Kizuna Japanese Garden at the Pocatello Regional Airport
The Kizuna Garden located in front of the terminal at Pocatello Regional Airport links Pocatello with her Sister City, Iwamizawa, Japan. The Japanese garden, a public space open to the public, features more than 100 varieties of plants, several hundred feet of pathways, a gazebo with benches, water elements and beautiful stones from the surrounding area. An area has been specifically dedicated to honor the relationship with Iwamizaw. The plants on the immediate left are a moon garden, beautiful roses and iris. The plants throughout the garden were carefully selected by Cindy Marshall, Master gardener and are designed to survive in the challenging climate. In the Iwamizawa portion of the garden is a beautiful three-tiered stone pagoda. Immediately to the right of the pagoda sits a small stone bench and a Japanese Zelkova tree planted in memory of Brad Smith, the Pocatello High School Japanese teacher who inspired many students to learn Japanese and to visit Japan.
The charitable support of the IFFT Foundation, the Bistline foundation, the Hugh Suenaga and Bill Vaughn families and the City of Pocatello funded the project. A group of volunteers worked for almost two years to bring the garden to life.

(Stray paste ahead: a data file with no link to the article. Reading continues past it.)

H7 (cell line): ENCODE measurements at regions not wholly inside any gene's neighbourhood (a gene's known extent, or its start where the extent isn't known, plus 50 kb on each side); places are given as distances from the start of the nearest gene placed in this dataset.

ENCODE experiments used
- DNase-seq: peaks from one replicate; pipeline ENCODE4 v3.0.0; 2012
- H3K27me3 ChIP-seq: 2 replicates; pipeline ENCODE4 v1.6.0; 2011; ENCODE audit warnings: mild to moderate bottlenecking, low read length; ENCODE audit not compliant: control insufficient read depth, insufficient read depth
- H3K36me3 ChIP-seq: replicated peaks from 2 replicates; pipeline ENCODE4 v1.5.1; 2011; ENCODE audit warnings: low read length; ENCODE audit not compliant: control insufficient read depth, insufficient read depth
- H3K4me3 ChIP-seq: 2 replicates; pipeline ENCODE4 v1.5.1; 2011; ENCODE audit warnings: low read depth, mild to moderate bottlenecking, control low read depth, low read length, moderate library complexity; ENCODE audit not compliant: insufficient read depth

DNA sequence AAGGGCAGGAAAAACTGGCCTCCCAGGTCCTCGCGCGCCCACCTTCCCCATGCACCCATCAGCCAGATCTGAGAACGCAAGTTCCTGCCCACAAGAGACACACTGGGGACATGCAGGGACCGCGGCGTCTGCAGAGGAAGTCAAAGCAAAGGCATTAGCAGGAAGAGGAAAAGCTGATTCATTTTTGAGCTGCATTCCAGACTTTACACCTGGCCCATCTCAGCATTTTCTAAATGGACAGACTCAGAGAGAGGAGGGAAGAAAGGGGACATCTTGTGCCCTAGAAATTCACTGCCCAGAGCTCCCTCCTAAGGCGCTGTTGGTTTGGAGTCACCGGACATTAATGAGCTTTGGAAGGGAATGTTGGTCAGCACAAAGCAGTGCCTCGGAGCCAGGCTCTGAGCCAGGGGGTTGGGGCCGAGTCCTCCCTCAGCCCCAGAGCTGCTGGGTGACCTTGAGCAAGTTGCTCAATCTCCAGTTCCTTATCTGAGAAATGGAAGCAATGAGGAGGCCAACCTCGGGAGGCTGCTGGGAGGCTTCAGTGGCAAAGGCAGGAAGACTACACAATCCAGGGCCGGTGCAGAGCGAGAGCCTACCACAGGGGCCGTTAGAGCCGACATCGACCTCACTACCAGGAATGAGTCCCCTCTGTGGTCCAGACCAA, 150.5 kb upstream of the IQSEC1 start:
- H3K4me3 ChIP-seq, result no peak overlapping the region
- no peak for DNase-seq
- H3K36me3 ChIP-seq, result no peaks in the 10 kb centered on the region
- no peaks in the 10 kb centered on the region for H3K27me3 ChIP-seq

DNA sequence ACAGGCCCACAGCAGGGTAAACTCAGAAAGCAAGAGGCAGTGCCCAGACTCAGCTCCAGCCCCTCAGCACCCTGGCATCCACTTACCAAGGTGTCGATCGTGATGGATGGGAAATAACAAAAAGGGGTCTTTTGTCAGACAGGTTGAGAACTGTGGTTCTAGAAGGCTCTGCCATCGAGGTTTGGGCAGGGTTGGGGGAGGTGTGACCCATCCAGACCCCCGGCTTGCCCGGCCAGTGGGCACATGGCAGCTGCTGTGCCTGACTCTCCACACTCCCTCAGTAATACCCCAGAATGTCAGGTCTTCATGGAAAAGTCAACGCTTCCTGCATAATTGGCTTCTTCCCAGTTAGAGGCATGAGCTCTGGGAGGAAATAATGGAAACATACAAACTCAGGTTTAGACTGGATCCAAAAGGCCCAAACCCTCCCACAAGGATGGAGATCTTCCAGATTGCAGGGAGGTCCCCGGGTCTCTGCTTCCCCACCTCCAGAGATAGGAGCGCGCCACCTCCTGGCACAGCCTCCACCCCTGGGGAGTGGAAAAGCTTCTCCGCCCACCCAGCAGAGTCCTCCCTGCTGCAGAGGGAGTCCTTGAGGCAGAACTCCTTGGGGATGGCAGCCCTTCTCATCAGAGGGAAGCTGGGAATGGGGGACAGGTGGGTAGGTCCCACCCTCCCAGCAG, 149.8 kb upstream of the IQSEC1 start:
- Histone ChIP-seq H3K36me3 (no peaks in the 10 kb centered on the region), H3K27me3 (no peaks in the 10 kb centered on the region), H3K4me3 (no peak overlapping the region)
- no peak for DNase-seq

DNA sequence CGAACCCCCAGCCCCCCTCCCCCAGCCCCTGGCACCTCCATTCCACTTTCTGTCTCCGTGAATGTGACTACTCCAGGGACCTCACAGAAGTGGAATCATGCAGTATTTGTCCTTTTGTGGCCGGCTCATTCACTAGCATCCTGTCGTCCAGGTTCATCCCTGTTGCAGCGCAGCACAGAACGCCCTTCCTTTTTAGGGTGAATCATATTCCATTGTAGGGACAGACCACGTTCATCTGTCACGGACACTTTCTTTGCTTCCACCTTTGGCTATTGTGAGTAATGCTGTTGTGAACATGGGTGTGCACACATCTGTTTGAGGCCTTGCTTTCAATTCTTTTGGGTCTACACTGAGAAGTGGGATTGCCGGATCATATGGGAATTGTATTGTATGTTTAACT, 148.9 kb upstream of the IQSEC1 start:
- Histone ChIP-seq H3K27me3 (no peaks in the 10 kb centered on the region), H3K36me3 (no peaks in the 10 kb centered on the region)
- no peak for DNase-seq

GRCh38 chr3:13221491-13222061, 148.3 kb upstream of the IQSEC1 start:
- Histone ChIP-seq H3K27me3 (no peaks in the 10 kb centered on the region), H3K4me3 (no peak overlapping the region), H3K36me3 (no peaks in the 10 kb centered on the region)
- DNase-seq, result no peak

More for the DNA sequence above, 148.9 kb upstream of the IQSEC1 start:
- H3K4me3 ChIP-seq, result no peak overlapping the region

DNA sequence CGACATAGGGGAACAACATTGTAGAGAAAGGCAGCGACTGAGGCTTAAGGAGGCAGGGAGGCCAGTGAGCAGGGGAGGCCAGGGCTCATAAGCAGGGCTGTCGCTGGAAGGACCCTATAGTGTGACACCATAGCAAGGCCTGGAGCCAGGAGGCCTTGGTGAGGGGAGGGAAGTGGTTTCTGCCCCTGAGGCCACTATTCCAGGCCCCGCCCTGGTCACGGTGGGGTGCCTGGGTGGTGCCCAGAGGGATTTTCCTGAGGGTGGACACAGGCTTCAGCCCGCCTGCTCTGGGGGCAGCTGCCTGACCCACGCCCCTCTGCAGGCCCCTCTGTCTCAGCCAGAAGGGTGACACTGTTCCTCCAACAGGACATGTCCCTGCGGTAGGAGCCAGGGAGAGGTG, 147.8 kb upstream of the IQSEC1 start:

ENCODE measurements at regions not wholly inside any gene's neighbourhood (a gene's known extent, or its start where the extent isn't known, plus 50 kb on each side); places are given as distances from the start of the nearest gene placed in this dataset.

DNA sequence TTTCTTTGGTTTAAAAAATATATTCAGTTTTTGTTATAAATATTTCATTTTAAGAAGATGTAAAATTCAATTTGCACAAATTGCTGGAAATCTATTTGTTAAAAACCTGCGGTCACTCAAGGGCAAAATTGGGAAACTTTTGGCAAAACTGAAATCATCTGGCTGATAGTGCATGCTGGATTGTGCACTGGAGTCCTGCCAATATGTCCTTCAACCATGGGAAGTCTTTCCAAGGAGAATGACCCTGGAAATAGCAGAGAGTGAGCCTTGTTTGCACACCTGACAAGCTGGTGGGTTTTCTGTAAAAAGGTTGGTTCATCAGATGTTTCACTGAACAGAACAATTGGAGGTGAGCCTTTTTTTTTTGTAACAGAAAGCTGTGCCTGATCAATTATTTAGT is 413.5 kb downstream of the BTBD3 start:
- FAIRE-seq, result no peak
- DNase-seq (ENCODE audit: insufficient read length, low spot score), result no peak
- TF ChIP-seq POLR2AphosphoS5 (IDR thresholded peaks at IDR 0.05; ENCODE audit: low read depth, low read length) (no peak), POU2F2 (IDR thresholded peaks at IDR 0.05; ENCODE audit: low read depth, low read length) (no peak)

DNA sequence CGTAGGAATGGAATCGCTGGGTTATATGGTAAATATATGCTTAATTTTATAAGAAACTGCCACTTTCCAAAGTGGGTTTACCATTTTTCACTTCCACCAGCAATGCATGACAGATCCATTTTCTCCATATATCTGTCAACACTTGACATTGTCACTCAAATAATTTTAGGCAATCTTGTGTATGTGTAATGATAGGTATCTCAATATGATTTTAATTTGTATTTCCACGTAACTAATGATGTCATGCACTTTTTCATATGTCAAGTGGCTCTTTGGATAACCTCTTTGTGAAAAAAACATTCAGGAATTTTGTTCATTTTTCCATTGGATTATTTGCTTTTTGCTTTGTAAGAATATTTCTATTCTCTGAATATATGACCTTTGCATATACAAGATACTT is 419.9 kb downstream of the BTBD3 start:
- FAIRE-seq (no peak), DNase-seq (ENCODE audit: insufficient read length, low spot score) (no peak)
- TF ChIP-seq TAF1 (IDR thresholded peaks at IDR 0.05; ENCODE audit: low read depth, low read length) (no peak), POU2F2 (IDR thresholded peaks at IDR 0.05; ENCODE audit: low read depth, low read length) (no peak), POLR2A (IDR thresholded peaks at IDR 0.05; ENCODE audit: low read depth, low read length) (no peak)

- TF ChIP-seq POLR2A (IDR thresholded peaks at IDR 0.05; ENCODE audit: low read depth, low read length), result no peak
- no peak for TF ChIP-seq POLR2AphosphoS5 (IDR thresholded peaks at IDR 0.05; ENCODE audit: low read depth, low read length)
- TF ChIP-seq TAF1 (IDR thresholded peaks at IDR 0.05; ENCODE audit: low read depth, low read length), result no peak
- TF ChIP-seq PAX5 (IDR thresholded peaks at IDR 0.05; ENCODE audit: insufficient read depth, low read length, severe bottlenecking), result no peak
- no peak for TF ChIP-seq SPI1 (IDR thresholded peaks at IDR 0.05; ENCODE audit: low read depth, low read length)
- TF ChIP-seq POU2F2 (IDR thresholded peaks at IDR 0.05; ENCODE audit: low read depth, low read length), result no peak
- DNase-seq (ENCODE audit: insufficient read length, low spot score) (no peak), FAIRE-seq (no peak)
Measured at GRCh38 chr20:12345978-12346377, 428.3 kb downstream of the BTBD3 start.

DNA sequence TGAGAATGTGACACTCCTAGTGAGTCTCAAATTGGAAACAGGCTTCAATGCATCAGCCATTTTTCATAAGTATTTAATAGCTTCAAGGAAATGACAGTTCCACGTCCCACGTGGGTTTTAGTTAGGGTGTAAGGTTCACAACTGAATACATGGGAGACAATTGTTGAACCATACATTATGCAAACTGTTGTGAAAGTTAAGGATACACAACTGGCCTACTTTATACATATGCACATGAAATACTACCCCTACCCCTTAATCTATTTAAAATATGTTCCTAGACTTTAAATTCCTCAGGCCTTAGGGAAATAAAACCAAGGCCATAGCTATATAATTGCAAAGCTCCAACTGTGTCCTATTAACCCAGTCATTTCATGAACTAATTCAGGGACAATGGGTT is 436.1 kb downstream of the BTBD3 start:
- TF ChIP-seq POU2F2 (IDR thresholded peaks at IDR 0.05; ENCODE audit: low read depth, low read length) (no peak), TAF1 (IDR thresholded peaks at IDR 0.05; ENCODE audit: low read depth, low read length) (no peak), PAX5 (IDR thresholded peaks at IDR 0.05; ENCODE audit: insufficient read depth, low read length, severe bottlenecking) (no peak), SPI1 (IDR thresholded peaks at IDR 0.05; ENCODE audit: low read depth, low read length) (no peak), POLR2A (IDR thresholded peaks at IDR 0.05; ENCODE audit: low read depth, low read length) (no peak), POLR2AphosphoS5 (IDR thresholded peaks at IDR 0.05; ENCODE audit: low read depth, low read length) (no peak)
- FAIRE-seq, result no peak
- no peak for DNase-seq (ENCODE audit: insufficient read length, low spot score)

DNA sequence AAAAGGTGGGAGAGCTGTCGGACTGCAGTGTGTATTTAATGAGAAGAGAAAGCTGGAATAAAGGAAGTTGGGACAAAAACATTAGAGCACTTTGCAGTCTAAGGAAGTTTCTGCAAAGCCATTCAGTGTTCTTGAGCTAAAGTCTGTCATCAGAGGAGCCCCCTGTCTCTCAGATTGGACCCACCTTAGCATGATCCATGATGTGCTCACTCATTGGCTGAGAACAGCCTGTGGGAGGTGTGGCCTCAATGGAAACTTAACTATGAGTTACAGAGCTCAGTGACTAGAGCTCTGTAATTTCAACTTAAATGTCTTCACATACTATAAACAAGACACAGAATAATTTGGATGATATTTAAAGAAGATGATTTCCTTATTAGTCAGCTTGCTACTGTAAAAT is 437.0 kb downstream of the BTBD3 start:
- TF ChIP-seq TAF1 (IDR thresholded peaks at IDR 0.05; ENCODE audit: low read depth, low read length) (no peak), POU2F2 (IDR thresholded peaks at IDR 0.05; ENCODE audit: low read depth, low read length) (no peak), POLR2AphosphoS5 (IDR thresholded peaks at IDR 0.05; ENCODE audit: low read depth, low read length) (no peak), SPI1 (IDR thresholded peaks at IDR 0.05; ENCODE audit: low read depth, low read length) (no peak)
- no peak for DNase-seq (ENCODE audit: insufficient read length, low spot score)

The garden is loaded with symbolism, and even the stones are placed in a certain direction for a reason. Four large stones symbolize the four main Japanese islands and are laid out the way they are located. A fifth large stone symbolizes the country’s thousands of other smaller islands. The gazebo has five sides that represent the five elements.
A beautiful photo tour was created by local photographer Craig Worth which depicts the awesome plants, flowers and rocks artfully displayed in a meaningful arrangement. Included in the garden are the male and female stones standing at the entrance which represent Mr. and Mrs. Takasago, Keepers of the Garden. Along the way is the crane and tortoise islands often associated with Jo and Uba. One of the islands sports a larch pine with its swooning braches and symbolizes the crane.
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Pocatello Regional Airport